The History of the Chesterfield Sofa

Chesterfield sofas are a classic and iconic piece of furniture that have become one of the most popular styles of seating worldwide. The low back, high arms, deep buttoning and luxury leather make the Chesterfield instantly recognisable.

From living rooms to hotel lobbies, you can find Chesterfield sofas everywhere you go in today’s world, but where did they come from, and what led to their rise in popularity? This is everything you need to know about the history of Chesterfield sofas.

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When were Chesterfield Sofas made?

Cementing its reputation as timeless, the Chesterfield was invented in the mid-1700s in England. It is widely believed that Lord Philip Stanhope, the fourth Earl of Chesterfield, commissioned a piece of furniture for guests at his home to be seated and specifically asked for it to have a low seat and high back.

This decision was believed to have been made so that Lord Stanhope’s guests could gain great comfort while preventing any creasing on the suits of the gentleman visiting the Earl.

Lord Stanhope was a public speaker known to have an eye for fashion in his day, which contributed to the growth in popularity of the style among the upper class.

The story goes that on his deathbed, Lord Stanhope was visited by his godson. Stanhope requested that his butler ‘give Mr Dayrolles a chair’ shortly before his death. The butler misunderstood this request and, rather than simply providing Mr Dayrolles with a seat, arranged for the Earl’s sofa to be sent to his home.

This led to many in the Earl’s class commissioning their own Chesterfields for their homes.

While many attribute the invention to Lord Stanhope, others believe that the design of the Chesterfield may have taken inspiration from a French design that had gained some popularity during a similar period. Much like a Chesterfield, the design from across the Channel connected the back and the arms to allow for a smooth and comforting shape.

What Era are Chesterfield Sofas from?

With the Chesterfield sofa gaining much acclaim in England, it wouldn’t take long for the style to become commonplace around the world.

The prominence of the British Empire between the late 16th Century and early 18th Century saw more countries introduced to Chesterfields as army officers and colonial administrators looked to add lavish furnishings to their offices.

As British forces left countries such as India, Australia and Canada, the Chesterfield remained and became a staple of furnishing worldwide. Canada, in particular, gained such fondness for the style that, for a time, the word “Chesterfield” was used to describe sofas of any kind.

While the style and design earned the Chesterfield its reputation in the 18th Century, it wouldn’t be until the Victorian era that the sofa would develop its signature comfort.

The early Chesterfields featured tough leather buttoning, horsehair and a lack of a suspension system. This would be rectified with the Victorians incorporating deep-set buttoning and coiled spring suspension to improve comfort.

As the mid-19th Century came around, the Chesterfields were an established favourite in the homes of upper-class Victorians. They quickly made their way into the establishments where the wealthy made themselves comfortable.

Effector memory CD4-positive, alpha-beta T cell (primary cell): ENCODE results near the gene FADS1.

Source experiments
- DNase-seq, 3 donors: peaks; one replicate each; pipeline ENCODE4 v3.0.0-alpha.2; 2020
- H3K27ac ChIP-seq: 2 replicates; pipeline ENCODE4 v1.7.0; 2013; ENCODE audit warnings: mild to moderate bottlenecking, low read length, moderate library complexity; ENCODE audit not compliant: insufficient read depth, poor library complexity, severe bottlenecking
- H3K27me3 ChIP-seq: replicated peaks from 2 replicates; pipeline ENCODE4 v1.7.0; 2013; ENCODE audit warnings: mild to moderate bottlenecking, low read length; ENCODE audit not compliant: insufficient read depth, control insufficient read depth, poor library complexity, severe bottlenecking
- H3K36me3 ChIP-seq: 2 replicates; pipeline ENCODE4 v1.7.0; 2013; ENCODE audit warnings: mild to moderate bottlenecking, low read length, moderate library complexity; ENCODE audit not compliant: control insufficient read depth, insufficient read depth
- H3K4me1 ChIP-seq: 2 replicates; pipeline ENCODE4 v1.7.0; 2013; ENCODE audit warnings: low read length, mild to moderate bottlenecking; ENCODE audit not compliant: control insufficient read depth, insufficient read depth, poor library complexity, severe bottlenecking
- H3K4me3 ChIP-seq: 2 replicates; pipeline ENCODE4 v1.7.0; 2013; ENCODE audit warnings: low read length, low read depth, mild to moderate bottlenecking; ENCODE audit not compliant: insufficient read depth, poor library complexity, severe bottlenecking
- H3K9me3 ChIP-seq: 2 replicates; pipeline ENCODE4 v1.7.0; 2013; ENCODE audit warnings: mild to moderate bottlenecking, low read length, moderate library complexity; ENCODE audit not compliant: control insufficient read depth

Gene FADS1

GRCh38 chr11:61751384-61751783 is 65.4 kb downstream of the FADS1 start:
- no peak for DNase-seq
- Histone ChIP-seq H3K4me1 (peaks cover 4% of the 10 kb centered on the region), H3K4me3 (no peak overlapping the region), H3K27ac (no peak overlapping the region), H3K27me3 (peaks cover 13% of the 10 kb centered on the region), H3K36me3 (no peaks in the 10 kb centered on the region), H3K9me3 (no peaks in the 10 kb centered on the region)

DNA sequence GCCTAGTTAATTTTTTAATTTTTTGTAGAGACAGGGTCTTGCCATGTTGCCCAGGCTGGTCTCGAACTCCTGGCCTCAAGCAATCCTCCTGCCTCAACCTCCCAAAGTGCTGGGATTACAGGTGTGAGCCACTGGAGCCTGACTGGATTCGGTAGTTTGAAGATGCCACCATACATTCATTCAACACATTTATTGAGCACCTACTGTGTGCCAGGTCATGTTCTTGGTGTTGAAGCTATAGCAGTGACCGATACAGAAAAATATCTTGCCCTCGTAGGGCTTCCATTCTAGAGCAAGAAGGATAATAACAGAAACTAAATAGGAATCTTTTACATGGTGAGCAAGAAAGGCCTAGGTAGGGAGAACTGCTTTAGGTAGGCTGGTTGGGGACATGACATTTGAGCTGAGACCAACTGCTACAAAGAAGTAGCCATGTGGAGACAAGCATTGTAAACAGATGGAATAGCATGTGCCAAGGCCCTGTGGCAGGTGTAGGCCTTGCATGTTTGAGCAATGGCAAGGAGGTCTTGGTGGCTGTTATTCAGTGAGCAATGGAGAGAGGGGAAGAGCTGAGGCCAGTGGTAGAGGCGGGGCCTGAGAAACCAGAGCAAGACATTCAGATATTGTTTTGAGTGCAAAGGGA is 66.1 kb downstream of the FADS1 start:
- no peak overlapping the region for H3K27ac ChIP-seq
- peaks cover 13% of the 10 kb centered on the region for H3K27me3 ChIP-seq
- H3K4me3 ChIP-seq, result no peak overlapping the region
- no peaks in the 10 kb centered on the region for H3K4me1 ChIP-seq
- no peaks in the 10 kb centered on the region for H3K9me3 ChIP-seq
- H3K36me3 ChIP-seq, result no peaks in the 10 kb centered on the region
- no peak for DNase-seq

Sigmund Freud’s use of Chesterfields

Despite Lord Stanhope being widely credited with the initial invention of the Chesterfield, he is arguably not the name most associated with it.

Sigmund Freud, one of the leading minds behind psychoanalysis, used Chesterfield sofas in his practices for patients. The Austrian believed that comfort allowed his patients to talk more freely and openly, feeling more relaxed and less under pressure.

Freud would ensure that a Chesterfield would be in the offices and waiting rooms of all of his practices, leading to Chesterfields often being referred to as ‘therapy couches’ as more and more therapists followed Freud’s footsteps in using them.

Chesterfield Sofas Today

Despite the Chesterfield being introduced back in the 1700s, the style and design of the sofa have lived long past that and well into the 21st Century.

With the Chesterfield standing the test of time, they have become much more widely available. No longer just a centrepiece for the living rooms of the vastly wealthy in Victorian England, the evolution of the design over the years has made a Chesterfield a great fit for almost any setting.

Chesterfield Sofas have followed the changing fashion trends throughout the years, allowing Chesterfields to be a seamless addition to all rooms. While the low back and high arms remain a staple, leather became an option to select from rather than the material for Chesterfield sofas.

At Oswald & Pablo, you can find leather Chesterfield sofas along with velvet, wool and tweed in a variety of elegant colours tailored to any decor.

The classic Chesterfield style and design have even moved further from just sofas, as the iconic high arms can be found on armchairs, wing chairs, and even snuggle chairs designed for warm and cosy comfort.

To find the Chesterfield to find your perfect setting, you can view our portfolio to see all the gorgeous areas our Chesterfields have made their home, ranging from classic bespoke sofas to our beautiful Chesterfield patchwork sofas.

Related posts:

What Does a Chesterfield Sofa Say About You?

Finding your Perfect Chesterfield Colour 

Chesterfield Patchwork Sofas: What You Need to Know

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